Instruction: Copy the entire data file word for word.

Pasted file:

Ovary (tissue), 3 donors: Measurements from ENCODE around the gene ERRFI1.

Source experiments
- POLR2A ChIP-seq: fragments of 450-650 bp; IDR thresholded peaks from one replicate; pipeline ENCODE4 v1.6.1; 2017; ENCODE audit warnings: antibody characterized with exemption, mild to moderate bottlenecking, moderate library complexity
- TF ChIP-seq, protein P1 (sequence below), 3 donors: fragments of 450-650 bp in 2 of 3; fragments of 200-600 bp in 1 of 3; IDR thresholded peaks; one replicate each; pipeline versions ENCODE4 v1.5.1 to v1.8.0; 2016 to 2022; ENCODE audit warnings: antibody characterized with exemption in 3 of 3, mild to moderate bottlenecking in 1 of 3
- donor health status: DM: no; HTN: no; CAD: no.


Ovary (tissue), 3 donors: Measurements from ENCODE around the gene ERRFI1.

Source experiments
- POLR2A ChIP-seq: fragments of 450-650 bp; IDR thresholded peaks from one replicate; pipeline ENCODE4 v1.6.1; 2017; ENCODE audit warnings: antibody characterized with exemption, mild to moderate bottlenecking, moderate library complexity
- TF ChIP-seq, protein P1 (sequence below), 3 donors: fragments of 450-650 bp in 2 of 3; fragments of 200-600 bp in 1 of 3; IDR thresholded peaks; one replicate each; pipeline versions ENCODE4 v1.5.1 to v1.8.0; 2016 to 2022; ENCODE audit warnings: antibody characterized with exemption in 3 of 3, mild to moderate bottlenecking in 1 of 3
- donor health status: DM: no; HTN: no; CAD: no.